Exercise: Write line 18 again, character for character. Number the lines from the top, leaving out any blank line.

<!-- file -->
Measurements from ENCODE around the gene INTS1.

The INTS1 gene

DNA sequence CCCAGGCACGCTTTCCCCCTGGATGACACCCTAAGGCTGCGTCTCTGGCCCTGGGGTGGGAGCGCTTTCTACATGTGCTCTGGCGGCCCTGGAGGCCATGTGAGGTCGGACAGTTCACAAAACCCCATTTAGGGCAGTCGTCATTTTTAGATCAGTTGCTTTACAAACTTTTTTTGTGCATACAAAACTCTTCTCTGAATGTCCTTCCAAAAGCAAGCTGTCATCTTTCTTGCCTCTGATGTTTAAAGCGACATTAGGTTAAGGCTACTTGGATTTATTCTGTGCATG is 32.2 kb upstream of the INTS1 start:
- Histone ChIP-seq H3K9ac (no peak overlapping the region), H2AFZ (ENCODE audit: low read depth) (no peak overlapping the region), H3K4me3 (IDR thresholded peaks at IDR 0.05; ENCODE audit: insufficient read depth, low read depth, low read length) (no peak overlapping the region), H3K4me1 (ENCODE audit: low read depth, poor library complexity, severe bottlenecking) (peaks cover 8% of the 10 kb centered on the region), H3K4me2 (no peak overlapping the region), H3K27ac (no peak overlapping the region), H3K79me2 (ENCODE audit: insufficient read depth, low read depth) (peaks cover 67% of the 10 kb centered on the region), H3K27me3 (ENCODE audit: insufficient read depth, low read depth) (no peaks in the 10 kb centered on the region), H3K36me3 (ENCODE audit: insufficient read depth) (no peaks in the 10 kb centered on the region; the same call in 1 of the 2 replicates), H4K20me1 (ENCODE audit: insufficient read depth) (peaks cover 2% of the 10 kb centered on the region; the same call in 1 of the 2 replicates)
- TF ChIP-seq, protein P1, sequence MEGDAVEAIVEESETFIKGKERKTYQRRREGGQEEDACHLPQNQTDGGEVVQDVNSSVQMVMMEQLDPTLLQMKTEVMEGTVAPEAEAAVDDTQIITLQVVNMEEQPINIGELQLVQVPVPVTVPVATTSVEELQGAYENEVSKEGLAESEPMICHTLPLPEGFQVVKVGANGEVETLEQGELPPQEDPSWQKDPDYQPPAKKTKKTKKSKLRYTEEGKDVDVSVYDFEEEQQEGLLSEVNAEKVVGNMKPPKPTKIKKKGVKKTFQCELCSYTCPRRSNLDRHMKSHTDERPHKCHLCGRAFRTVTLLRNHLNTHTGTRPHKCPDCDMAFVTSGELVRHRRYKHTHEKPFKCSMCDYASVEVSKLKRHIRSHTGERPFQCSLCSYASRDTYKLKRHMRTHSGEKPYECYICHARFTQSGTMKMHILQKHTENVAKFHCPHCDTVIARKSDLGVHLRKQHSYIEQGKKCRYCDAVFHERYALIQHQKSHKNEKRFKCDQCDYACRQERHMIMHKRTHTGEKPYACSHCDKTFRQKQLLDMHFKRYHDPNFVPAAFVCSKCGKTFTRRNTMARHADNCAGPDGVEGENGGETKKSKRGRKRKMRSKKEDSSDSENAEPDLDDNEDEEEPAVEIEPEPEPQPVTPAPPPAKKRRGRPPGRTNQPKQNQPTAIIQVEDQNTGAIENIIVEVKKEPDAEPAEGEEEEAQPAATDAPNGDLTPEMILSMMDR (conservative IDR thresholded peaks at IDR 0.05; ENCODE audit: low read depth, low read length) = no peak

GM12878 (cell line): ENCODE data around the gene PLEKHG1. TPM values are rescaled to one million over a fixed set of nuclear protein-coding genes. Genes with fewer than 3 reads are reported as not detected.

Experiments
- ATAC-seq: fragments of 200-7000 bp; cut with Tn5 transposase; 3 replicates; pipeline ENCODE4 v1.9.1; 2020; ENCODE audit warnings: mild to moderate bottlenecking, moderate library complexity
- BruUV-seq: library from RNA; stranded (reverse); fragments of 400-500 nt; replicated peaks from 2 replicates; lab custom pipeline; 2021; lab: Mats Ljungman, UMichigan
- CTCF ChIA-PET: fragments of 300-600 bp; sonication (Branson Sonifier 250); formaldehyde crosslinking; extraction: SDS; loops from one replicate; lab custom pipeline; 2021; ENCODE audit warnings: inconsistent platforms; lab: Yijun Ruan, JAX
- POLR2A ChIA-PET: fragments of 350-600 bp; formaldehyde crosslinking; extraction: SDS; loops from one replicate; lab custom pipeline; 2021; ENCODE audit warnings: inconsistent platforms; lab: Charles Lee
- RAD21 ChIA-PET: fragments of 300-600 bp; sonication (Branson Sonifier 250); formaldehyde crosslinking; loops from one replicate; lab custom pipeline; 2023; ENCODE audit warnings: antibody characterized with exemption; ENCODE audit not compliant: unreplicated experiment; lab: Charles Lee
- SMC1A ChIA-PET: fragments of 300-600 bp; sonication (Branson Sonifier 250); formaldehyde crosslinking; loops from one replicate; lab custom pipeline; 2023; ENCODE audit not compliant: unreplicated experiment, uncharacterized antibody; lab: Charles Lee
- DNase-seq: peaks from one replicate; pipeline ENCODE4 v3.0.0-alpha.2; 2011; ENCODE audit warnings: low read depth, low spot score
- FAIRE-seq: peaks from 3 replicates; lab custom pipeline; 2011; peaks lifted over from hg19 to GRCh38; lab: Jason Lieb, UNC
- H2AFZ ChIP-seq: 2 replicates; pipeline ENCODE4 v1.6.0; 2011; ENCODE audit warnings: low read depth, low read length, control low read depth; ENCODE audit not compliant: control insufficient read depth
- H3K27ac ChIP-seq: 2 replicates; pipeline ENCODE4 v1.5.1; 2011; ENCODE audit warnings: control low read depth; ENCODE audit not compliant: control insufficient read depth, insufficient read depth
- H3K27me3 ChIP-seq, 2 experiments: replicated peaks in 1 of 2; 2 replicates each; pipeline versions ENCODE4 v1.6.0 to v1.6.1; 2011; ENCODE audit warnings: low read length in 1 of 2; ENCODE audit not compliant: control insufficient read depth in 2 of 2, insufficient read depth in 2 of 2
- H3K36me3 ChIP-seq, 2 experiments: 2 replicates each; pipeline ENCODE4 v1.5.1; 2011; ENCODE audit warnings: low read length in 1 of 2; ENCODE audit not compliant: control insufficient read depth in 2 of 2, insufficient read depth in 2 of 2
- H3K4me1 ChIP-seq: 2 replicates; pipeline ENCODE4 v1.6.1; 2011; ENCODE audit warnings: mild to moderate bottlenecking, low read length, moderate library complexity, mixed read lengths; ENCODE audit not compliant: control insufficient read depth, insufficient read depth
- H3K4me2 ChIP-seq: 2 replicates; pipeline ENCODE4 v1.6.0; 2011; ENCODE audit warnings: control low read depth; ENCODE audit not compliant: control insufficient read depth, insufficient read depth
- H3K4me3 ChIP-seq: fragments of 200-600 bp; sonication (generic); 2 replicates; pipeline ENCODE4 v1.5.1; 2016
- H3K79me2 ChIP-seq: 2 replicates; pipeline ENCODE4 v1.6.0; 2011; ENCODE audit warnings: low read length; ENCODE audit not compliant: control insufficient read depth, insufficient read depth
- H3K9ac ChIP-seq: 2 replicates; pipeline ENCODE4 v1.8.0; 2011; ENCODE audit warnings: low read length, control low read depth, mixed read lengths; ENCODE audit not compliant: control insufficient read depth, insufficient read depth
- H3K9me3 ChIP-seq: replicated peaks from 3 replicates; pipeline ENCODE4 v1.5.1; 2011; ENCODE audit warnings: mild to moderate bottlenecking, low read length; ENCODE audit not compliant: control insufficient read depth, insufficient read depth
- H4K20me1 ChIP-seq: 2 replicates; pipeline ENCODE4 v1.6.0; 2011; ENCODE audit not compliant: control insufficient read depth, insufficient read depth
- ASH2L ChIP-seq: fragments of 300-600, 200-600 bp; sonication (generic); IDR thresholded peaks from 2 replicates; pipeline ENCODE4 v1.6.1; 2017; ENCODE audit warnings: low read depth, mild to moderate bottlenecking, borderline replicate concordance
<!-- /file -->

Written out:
- H3K27me3 ChIP-seq, 2 experiments: replicated peaks in 1 of 2; 2 replicates each; pipeline versions ENCODE4 v1.6.0 to v1.6.1; 2011; ENCODE audit warnings: low read length in 1 of 2; ENCODE audit not compliant: control insufficient read depth in 2 of 2, insufficient read depth in 2 of 2